Hard work was a key part of the mix. After Marian's father passed on, her mother prepared meals at a home for the elderly and took in 12 foster children to help put her two youngest children through college. Marian went on to Spelman College in Atlanta where she was first in her class and won a scholarship to Yale Law School.
"We had incredible role models," she recalls, such as Martin Luther King Jr. and Whitney Young. "We had all these people telling us you could and must change the world and use your education for something."
HIGH on her list of parental obligations to children now is the job of instilling values and teaching right from wrong. "Kids need a countervoice," she says. "They really want to know what we feel strongly about and what we value.... We need to challenge all the cultural signals that glorify violence and careless sex." Many young people really are searching for a "new way," in her view, and need support in that effort. "A lot of kids are not engaging in too-early sex. We need to say, `That's terrific, th at's pretty cool.' Most kids are staying in school. More kids are making it than not. We need to create a new set of heroes and heroines around them."
A strong moral tone underlies much of her advice. She admits that she herself is struggling every moment to live what she preaches. She says that religious leaders and congregations have been "awfully quiet" about the "extraordinary struggle of parents and about what is happening to kids." Nothing is more important, in her view, than for children to gain a clear sense of direction, an inner strength that allows them to resist the pressure of a crowd, and the confidence that comes from knowing one is neve r outside of God's love.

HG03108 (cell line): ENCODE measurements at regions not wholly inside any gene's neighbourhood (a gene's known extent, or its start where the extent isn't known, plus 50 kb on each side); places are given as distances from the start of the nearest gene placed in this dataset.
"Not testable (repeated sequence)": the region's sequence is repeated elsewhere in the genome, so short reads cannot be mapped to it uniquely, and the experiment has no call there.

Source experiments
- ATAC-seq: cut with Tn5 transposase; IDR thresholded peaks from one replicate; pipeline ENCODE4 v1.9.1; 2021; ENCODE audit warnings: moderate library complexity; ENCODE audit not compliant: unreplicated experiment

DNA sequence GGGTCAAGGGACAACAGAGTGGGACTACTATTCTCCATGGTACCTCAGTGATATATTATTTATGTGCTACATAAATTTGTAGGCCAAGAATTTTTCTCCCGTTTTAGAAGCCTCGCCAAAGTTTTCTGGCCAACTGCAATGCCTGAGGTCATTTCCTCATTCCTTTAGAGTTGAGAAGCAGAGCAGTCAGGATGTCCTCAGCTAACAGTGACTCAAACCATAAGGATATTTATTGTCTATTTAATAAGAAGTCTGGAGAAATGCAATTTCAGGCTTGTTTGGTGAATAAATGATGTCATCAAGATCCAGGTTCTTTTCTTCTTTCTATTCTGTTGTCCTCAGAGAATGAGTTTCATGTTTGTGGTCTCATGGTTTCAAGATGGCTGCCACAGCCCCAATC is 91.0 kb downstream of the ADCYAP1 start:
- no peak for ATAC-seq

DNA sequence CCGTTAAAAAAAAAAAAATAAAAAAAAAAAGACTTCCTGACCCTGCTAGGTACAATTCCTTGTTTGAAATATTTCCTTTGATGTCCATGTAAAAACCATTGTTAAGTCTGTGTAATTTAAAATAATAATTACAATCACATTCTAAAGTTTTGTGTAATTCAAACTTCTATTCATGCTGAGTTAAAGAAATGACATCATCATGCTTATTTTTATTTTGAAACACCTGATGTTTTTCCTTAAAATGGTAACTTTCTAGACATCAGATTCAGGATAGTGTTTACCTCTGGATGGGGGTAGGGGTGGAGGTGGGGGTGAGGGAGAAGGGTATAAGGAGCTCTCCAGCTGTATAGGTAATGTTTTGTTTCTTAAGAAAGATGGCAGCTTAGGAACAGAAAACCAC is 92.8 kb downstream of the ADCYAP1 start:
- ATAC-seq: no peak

Her own sons have a "dual heritage" from their parents' interracial marriage, she notes. Though the boys usually went to her church, their father is of Russian-Jewish descent and a bar mitzvah service was held for each son.
Their mother constantly stresses the importance of helping the many other children who face poverty and much more difficult circumstances as they grow up. They will, she notes, be part of the nation's work force, and Americans cannot afford to lose them to drugs and crime or write them off as problems. "We need to see the strengths and potential of our young people," she insists.
Marian Wright Edelman has been passionately committed to improving the lives of children in need for as long as anyone who has known her can remember. Roger Wilkins, now a professor of history and American culture at George Mason University, says he first noticed that commitment in the 1960s when she was a civil rights lawyer pressing Washington to fund a black community-based Head Start program in Mississippi.
"Marian fought like a tiger," recalls Mr. Wilkins, then an assistant United States attorney general. "Her sense of connection to children and their well being was very personal and very deep." Wilkins, a longtime family friend, also describes Mrs. Edelman as a "devoted, intense, deeply involved mother" whose sons are sure to be the richer for it. His own mother is similarly idealistic and successful, he says, with the same strong spiritual - rather than material - values.
"It's been a gigantic blessing ... and I think Marian's sons will feel the same way," he says. "It puts you way, way ahead."